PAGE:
“McMillan family, if I may have permission to be so bold: George, it’s been a long time coming, you have always been with us in spirit, let’s make it formal. And let us do so with the same words that were used for your classmates 84 years ago: Sir, Mr. McMillan, sir, and members of the Class of 1938 — welcome to the Long Gray Line.”
“It was such a sad thing, and it was really hard on the family when they lost him,” Janet McMillan Alford, a niece, said.
George McMillan came from a family of five children that also included Charles, Malcolm, Neil and Sissy.
This program meant closure for the McMillan descendants, she said.
“It was bittersweet but really kind of a full-circle experience,” Alford said. “It kind of completes his journey. Because my father always told me that George always wanted to come back and finish his degree. Daddy had made a few inquiries, but we didn’t push it over the years, and there were some … alumni from The Citadel that thought it was very fitting. They let me know they were working on it. This one fellow who was championing it, he said it took five years.
“They’re Citadel Bulldogs, they never give up,” Alford said.
Winter Garden Mayor John Rees wrote a letter that accompanied George McMillan’s nomination for the posthumous honor.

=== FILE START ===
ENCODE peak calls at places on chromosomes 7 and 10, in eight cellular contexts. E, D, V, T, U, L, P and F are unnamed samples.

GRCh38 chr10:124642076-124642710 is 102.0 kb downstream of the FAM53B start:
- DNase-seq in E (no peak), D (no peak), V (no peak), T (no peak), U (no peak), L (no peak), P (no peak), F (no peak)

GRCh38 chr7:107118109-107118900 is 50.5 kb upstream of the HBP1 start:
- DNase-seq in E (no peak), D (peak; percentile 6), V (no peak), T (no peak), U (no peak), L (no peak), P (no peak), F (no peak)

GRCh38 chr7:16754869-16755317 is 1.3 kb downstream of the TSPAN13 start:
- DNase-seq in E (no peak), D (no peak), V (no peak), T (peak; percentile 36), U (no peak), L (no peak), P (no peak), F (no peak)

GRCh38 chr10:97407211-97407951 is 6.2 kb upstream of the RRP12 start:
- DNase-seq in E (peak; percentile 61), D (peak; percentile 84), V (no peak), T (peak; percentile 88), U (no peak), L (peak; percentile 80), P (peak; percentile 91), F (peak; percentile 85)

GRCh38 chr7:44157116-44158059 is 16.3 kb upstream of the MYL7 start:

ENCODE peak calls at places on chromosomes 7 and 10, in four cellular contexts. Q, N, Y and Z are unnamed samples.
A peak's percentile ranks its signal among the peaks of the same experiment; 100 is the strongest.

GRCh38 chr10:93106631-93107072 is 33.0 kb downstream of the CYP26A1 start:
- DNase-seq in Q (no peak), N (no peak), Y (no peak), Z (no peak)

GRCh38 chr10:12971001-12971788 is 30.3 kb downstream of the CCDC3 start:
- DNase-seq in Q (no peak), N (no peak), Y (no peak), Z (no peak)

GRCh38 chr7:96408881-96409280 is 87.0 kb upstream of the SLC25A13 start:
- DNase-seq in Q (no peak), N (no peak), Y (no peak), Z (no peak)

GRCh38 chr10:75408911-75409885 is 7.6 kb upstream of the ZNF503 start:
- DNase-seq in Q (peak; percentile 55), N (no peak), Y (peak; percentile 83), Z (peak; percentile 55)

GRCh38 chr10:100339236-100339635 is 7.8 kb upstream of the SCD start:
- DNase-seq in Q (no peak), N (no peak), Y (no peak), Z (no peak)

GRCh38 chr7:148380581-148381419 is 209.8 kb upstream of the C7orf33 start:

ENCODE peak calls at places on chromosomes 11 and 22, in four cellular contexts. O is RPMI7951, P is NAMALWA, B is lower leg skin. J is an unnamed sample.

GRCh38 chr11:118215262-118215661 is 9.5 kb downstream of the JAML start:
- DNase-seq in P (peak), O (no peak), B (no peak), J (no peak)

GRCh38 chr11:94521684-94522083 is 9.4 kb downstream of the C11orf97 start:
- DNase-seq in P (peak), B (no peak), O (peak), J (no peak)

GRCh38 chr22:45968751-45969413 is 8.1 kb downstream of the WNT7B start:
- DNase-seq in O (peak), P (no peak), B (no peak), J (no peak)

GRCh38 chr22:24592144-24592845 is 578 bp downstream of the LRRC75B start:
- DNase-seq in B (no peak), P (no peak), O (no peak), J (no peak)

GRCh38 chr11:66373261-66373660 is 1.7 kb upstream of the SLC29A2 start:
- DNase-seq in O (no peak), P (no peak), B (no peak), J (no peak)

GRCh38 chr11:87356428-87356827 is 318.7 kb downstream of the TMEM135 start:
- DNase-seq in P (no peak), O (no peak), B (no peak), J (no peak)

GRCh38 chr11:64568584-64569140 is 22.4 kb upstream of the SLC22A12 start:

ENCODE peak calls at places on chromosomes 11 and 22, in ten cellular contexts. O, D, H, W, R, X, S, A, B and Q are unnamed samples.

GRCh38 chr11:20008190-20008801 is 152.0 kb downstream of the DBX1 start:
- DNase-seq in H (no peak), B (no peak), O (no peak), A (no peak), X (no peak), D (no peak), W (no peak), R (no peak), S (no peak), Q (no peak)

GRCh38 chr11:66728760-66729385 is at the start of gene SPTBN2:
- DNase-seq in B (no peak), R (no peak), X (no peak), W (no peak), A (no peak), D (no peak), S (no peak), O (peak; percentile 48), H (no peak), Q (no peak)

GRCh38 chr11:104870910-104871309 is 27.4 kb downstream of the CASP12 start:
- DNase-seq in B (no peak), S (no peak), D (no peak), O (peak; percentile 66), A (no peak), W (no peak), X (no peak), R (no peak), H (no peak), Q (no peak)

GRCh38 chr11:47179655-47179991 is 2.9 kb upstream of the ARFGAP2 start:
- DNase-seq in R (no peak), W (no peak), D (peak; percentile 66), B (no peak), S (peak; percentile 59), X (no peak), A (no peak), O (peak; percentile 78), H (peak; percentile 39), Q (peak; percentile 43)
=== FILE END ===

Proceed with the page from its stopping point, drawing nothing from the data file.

It read, in part: “Every person, young and old, in Winter Garden has grown up learning about George McMillan, a dedicated and honorable man. It would be a great honor to our city to have you bestow a degree to Lt. Col. McMillan from The Citadel, a most reputable institution of higher education that meant so much to him.”
This is the first time in The Citadel’s 180-year history it is presenting posthumous degrees to two former cadets who left the college before graduating. The second will be presented Nov. 11 to the family of Medal of Honor recipient Christopher Celiz, whose name will be added to the Class of 2008.
“With their names engraved in The Citadel War Memorial, Lt. Col. McMillan and Sgt. 1st Class Celiz are forever part of our campus,” said retired Marine Corps Gen. Glenn Walters, Class of 1979. “Now, with degrees and class rings, they will eternally be part of our alumni. It will be an honor to welcome their families to campus and celebrate the life and legacy of these two Citadel graduates.”
“It is a privilege to have an opportunity to honor two American heroes, both of whom we are proud to welcome fully into The Citadel’s Long Gray Line of alumni,” said Col. Dylan Goff, Class of 2002 and chair of the Board of Visitors. “Both Lt. Col. McMillan and Sgt. 1st Class Celiz — on campus six decades apart — thoroughly represent the service and sacrifice we work to instill in those who join the South Carolina Corps of Cadets.”
“We knew it was a big deal going into (the ceremony), but then to hear them speak about him, none of us had ever met him, but you could tell he was well respected as a patriot and a member of The Citadel and a resident of Winter Garden,” Alford said.